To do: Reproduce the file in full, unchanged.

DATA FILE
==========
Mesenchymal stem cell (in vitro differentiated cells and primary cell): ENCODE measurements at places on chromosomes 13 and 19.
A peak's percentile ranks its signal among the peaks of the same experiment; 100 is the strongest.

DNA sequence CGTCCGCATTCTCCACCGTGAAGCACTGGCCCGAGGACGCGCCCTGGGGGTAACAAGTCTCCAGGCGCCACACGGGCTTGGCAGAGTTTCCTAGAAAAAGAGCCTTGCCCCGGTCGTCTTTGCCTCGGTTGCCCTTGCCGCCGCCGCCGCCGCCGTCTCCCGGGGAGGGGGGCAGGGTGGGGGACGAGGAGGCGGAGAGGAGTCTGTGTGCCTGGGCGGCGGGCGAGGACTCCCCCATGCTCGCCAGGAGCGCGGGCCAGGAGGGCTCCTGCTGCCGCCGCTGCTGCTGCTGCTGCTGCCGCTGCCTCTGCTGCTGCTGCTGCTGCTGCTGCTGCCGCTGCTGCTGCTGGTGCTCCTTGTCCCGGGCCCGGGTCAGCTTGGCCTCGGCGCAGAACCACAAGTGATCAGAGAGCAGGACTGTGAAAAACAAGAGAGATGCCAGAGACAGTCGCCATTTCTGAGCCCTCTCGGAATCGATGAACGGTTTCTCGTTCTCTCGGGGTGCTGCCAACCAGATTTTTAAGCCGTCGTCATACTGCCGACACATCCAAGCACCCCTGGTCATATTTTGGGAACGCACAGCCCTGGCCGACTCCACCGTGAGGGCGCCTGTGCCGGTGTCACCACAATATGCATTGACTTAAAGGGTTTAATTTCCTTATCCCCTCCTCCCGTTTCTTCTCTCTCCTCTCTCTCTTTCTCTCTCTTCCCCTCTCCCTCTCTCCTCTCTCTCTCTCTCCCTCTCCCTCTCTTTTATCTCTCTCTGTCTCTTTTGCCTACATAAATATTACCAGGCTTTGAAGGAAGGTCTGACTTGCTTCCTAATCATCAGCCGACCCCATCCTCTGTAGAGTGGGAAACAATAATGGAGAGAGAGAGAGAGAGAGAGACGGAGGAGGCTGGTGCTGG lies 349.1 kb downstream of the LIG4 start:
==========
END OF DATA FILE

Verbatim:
Mesenchymal stem cell (in vitro differentiated cells and primary cell): ENCODE measurements at places on chromosomes 13 and 19.
A peak's percentile ranks its signal among the peaks of the same experiment; 100 is the strongest.

DNA sequence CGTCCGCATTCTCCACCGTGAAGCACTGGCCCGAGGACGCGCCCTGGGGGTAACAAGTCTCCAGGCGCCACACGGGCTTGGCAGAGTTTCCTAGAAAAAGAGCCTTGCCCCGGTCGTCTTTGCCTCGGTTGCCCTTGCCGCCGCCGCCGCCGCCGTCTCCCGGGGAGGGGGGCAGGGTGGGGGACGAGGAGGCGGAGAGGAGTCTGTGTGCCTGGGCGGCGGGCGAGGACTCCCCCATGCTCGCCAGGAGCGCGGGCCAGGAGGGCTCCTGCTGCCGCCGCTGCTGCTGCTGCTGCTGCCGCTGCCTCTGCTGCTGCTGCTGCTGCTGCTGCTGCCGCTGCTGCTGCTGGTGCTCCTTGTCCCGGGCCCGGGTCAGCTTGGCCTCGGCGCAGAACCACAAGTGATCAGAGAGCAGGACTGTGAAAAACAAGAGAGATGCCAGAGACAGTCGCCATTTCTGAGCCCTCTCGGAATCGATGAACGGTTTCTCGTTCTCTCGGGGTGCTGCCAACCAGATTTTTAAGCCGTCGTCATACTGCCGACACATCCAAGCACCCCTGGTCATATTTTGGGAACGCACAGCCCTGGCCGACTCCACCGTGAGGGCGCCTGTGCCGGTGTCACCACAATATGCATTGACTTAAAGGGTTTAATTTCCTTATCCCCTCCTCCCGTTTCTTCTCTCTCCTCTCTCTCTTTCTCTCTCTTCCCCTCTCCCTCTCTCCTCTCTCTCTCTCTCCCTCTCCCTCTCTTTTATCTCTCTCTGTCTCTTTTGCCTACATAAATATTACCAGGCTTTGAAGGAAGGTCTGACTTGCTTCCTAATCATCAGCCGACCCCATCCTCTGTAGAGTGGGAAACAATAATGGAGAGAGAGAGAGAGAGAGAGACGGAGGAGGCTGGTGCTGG lies 349.1 kb downstream of the LIG4 start: